Back up the database

You should back up your database frequently to insure against data loss.

Microsoft recommends backing up a SQL Server database to an internal fixed drive. The operation may fail — possibly without any warning — if you select a compressed, network-mapped, or external volume. Verify that a backup that's saved to the selected device can be restored.

Microsoft SQL Server databases are not backwards compatible. A database backup can only be restored into the same, or higher, SQL instance. For example, SQL Server 2012 (version 11.0) can restore an 11.0 database, as well as upgrade an older SQL Server 2008 (10.0) database. It can't "downgrade" a higher-level database backup from SQL Server 2014 (12.0).

The PDXpert Application Server may automatically purge files or folders within its working directory. Do not add files to the server's \Data\ folder or its subfolders, since unrecognized files may interfere with proper operation or be deleted.

Using the manual backup tool §

On the PDXpert Application Server window:

  1. Click on the Manage tab.

  2. In the Maintenance area, click the Backup... button to open the Save Backup As dialog.

  3. There are two backup formats available:

    • The default backup format is Database with Library (*.pdxz). This is a simple way to save your database and all library files into a single compressed ("zip") file. The file contains the SQL Server backup (.BAK) file, an XML manifest file, and the library file attachments.

      The PDXZ format is convenient as you're starting out, but it's intended only to support smaller systems. Use a commercial backup solution before the \Data\Database\ and \Data\Library\ subfolders reach 1GB. See Automating your backup, below.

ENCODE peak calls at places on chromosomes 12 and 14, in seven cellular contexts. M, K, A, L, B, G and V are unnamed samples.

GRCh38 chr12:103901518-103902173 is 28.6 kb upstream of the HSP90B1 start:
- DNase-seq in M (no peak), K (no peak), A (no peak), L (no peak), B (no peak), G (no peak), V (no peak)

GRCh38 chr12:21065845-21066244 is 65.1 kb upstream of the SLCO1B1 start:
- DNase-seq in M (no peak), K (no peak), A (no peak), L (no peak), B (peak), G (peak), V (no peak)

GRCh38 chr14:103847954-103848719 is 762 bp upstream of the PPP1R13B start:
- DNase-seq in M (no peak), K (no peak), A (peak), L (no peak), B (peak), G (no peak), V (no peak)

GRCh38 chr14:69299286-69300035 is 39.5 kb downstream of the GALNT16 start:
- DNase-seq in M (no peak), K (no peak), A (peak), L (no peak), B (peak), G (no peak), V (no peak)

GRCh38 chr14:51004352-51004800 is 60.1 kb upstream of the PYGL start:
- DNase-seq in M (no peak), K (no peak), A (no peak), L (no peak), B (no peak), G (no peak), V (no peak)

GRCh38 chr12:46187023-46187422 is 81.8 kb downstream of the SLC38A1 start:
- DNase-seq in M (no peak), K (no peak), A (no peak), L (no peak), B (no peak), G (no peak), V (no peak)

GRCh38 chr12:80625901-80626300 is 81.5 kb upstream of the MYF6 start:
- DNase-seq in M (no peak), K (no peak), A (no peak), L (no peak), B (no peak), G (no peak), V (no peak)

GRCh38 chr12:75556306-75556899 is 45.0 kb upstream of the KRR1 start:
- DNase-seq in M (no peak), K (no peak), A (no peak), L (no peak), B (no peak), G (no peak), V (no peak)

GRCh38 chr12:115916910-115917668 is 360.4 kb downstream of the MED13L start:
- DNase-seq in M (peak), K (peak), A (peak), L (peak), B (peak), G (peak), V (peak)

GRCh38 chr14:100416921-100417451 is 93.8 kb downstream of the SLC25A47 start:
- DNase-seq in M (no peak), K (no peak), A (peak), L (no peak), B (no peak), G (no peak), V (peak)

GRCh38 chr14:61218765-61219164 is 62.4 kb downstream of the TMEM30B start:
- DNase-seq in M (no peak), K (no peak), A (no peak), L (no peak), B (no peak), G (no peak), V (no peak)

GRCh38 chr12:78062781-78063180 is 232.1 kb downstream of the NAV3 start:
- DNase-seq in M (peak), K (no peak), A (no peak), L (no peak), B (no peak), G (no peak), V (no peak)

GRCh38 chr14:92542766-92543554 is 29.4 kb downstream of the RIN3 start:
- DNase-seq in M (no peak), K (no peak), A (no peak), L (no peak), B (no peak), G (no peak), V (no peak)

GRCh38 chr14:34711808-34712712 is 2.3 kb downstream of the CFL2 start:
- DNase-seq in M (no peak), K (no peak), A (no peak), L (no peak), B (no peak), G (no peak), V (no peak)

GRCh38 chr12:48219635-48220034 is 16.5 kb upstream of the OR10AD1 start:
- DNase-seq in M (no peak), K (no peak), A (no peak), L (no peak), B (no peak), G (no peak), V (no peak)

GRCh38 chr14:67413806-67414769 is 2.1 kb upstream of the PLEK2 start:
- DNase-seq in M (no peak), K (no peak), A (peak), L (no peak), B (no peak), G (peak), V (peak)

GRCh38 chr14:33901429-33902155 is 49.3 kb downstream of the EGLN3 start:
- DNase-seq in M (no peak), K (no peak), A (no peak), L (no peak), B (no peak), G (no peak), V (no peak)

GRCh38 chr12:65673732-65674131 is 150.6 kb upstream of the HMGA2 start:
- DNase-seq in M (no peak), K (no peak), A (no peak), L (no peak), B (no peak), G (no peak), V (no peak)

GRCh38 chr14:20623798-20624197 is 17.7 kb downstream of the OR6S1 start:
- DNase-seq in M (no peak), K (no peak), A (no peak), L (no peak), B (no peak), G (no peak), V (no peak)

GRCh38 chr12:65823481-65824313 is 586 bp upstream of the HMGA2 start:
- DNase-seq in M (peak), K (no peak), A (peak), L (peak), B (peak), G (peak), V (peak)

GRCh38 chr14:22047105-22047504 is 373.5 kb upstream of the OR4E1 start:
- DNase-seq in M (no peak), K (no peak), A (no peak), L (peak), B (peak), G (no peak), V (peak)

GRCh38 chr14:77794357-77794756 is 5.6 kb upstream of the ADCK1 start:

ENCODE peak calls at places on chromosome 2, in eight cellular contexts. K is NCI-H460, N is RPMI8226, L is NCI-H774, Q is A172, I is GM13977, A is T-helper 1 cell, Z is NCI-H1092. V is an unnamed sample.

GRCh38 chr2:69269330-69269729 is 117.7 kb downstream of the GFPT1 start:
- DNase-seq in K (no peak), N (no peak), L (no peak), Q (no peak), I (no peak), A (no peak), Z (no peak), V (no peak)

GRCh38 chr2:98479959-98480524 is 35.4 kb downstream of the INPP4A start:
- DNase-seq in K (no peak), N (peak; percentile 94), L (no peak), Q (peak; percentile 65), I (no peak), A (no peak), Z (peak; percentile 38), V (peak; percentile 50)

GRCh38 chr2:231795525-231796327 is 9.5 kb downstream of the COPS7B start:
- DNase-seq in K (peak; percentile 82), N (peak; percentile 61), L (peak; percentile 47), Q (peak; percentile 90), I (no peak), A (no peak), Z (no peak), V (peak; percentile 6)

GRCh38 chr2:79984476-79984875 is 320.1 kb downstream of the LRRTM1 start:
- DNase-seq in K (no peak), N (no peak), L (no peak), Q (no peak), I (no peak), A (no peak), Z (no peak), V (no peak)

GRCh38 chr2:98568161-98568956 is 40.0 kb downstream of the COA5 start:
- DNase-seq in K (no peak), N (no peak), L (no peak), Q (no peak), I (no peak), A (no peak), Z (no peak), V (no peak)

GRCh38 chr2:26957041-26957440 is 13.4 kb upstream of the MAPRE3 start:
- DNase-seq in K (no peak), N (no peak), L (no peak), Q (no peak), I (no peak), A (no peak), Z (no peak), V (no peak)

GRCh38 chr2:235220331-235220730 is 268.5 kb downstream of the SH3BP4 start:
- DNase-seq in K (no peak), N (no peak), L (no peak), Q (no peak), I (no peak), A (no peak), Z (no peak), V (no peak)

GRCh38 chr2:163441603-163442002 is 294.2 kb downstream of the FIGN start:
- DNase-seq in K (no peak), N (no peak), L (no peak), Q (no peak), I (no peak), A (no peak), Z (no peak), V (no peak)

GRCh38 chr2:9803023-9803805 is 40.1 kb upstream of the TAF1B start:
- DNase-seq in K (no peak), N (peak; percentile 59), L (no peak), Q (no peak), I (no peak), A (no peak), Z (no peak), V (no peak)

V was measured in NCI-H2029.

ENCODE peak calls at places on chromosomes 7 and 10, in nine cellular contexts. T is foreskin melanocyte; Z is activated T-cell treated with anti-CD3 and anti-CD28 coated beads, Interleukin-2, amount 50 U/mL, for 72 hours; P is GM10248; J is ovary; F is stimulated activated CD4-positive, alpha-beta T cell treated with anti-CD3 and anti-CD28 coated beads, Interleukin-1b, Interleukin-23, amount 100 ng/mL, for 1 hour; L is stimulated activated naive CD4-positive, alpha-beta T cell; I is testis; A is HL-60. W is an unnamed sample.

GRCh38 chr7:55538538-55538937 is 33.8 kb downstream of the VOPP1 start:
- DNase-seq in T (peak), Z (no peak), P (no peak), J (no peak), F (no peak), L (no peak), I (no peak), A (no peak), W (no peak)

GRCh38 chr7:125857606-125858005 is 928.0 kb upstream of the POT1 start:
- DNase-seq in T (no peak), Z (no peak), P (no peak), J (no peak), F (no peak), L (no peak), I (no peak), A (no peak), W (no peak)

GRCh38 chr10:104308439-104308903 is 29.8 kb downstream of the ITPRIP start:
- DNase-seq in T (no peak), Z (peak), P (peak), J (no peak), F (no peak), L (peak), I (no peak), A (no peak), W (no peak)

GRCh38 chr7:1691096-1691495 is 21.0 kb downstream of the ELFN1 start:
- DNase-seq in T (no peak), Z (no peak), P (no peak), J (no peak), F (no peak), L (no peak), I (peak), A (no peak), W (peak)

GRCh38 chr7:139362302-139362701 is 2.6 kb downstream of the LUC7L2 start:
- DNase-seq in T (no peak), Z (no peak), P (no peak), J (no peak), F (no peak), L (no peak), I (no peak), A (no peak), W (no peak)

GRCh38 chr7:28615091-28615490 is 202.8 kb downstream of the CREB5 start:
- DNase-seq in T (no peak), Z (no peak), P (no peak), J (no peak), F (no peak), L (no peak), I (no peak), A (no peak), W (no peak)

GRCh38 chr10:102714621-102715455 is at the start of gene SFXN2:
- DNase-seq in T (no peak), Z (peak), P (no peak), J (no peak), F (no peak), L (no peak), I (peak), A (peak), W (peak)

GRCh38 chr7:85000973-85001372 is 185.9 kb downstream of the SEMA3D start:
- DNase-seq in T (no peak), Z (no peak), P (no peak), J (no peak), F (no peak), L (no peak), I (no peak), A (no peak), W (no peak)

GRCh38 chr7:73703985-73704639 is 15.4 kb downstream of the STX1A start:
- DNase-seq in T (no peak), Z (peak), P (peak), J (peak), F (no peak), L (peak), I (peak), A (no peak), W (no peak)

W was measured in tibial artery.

• The alternative backup format is Database without Library (*.bak). This saves the "raw" SQL Server database without including the library files. This is a much faster backup, and is useful for maintenance, but is incomplete without the file attachments.

      To have a complete backup, you must use Windows or a backup tool to copy all of your library files that are stored in the \Data\Library\ subfolder.

      If more than 2GB of files are in the \Data\Database\ and \Data\Library\ subfolders, you can only save the SQL Server database without the library files. This will be indicated by the DATABASE ONLY - NO LIBRARY (*.bak) format type.

  4. Choose the location where you want your backup file to be saved, and click the Save button.

    The backup database file does not carry any security restrictions, and includes your software license key. It may be loaded into another PDXpert instance, and the database component can be extracted and loaded into any SQL Server database engine. Secure your backups to prevent unauthorized access to archival data.

    The backup file name includes information about the correct SQL Server version (like ...-13_0.bak). Before the backup database is restored, the file name's SQL Server version is compared to the installed instance to warn of incompatibility.

To restore the backup, see the Restore data from a backup help topic.

Automating your backup §

Your server backup software must be compatible with SQL Server. Consumer-grade backup utilities may not be capable of correctly backing up a SQL Server database, and can even damage or delete your original database. Search the web for sql server backup software. Some less-capable tools may back up the SQL Server database only, and you may need a separate utility for backing up the files contained in the library folder.